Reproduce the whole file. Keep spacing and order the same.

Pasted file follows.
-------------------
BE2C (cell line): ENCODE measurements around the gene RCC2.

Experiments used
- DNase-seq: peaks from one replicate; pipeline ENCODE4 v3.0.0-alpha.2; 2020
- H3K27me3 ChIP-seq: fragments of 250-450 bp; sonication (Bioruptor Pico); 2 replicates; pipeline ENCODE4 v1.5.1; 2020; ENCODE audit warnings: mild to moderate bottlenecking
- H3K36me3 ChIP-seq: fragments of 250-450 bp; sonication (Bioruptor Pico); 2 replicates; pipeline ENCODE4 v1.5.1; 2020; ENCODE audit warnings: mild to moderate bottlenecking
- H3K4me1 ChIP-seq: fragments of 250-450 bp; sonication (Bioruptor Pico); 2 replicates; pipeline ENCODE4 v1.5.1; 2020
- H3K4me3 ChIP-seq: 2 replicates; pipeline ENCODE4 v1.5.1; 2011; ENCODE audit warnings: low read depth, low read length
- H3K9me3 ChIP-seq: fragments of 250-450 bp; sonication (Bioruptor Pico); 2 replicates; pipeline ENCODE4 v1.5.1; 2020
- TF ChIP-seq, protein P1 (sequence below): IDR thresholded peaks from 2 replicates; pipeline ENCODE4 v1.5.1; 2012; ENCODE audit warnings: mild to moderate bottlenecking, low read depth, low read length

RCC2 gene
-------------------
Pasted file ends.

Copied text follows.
BE2C (cell line): ENCODE measurements around the gene RCC2.

Experiments used
- DNase-seq: peaks from one replicate; pipeline ENCODE4 v3.0.0-alpha.2; 2020
- H3K27me3 ChIP-seq: fragments of 250-450 bp; sonication (Bioruptor Pico); 2 replicates; pipeline ENCODE4 v1.5.1; 2020; ENCODE audit warnings: mild to moderate bottlenecking
- H3K36me3 ChIP-seq: fragments of 250-450 bp; sonication (Bioruptor Pico); 2 replicates; pipeline ENCODE4 v1.5.1; 2020; ENCODE audit warnings: mild to moderate bottlenecking
- H3K4me1 ChIP-seq: fragments of 250-450 bp; sonication (Bioruptor Pico); 2 replicates; pipeline ENCODE4 v1.5.1; 2020
- H3K4me3 ChIP-seq: 2 replicates; pipeline ENCODE4 v1.5.1; 2011; ENCODE audit warnings: low read depth, low read length
- H3K9me3 ChIP-seq: fragments of 250-450 bp; sonication (Bioruptor Pico); 2 replicates; pipeline ENCODE4 v1.5.1; 2020
- TF ChIP-seq, protein P1 (sequence below): IDR thresholded peaks from 2 replicates; pipeline ENCODE4 v1.5.1; 2012; ENCODE audit warnings: mild to moderate bottlenecking, low read depth, low read length

RCC2 gene